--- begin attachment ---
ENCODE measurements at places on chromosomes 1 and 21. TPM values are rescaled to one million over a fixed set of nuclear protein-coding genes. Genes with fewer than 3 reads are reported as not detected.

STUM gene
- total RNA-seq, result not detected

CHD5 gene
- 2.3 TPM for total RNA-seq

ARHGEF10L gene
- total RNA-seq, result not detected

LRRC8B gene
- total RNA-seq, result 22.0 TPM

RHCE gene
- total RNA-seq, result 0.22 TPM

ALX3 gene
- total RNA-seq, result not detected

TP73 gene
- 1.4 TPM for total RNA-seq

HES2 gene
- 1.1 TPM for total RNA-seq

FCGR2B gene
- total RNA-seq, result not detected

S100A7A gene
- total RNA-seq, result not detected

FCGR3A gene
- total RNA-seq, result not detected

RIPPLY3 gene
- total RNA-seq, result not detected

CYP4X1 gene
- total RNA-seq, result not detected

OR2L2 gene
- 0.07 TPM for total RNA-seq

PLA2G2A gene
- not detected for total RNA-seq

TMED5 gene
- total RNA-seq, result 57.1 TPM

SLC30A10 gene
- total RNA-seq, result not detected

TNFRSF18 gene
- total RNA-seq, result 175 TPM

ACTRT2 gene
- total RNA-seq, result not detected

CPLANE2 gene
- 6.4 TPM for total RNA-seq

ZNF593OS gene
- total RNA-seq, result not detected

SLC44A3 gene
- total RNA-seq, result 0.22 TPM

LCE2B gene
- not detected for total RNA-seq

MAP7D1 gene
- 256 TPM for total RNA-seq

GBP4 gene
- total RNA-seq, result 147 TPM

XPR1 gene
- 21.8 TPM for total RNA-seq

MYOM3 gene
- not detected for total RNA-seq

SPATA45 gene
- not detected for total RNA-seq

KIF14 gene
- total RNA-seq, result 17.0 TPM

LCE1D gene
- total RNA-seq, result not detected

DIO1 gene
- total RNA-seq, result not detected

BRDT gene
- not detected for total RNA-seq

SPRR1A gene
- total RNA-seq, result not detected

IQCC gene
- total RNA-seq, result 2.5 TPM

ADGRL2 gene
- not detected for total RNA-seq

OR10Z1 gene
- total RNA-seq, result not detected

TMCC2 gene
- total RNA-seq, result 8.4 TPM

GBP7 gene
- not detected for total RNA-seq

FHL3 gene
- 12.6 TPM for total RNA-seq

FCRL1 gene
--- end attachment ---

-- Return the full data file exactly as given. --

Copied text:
ENCODE measurements at places on chromosomes 1 and 21. TPM values are rescaled to one million over a fixed set of nuclear protein-coding genes. Genes with fewer than 3 reads are reported as not detected.

STUM gene
- total RNA-seq, result not detected

CHD5 gene
- 2.3 TPM for total RNA-seq

ARHGEF10L gene
- total RNA-seq, result not detected

LRRC8B gene
- total RNA-seq, result 22.0 TPM

RHCE gene
- total RNA-seq, result 0.22 TPM

ALX3 gene
- total RNA-seq, result not detected

TP73 gene
- 1.4 TPM for total RNA-seq

HES2 gene
- 1.1 TPM for total RNA-seq

FCGR2B gene
- total RNA-seq, result not detected

S100A7A gene
- total RNA-seq, result not detected

FCGR3A gene
- total RNA-seq, result not detected

RIPPLY3 gene
- total RNA-seq, result not detected

CYP4X1 gene
- total RNA-seq, result not detected

OR2L2 gene
- 0.07 TPM for total RNA-seq

PLA2G2A gene
- not detected for total RNA-seq

TMED5 gene
- total RNA-seq, result 57.1 TPM

SLC30A10 gene
- total RNA-seq, result not detected

TNFRSF18 gene
- total RNA-seq, result 175 TPM

ACTRT2 gene
- total RNA-seq, result not detected

CPLANE2 gene
- 6.4 TPM for total RNA-seq

ZNF593OS gene
- total RNA-seq, result not detected

SLC44A3 gene
- total RNA-seq, result 0.22 TPM

LCE2B gene
- not detected for total RNA-seq

MAP7D1 gene
- 256 TPM for total RNA-seq

GBP4 gene
- total RNA-seq, result 147 TPM

XPR1 gene
- 21.8 TPM for total RNA-seq

MYOM3 gene
- not detected for total RNA-seq

SPATA45 gene
- not detected for total RNA-seq

KIF14 gene
- total RNA-seq, result 17.0 TPM

LCE1D gene
- total RNA-seq, result not detected

DIO1 gene
- total RNA-seq, result not detected

BRDT gene
- not detected for total RNA-seq

SPRR1A gene
- total RNA-seq, result not detected

IQCC gene
- total RNA-seq, result 2.5 TPM

ADGRL2 gene
- not detected for total RNA-seq

OR10Z1 gene
- total RNA-seq, result not detected

TMCC2 gene
- total RNA-seq, result 8.4 TPM

GBP7 gene
- not detected for total RNA-seq

FHL3 gene
- 12.6 TPM for total RNA-seq

FCRL1 gene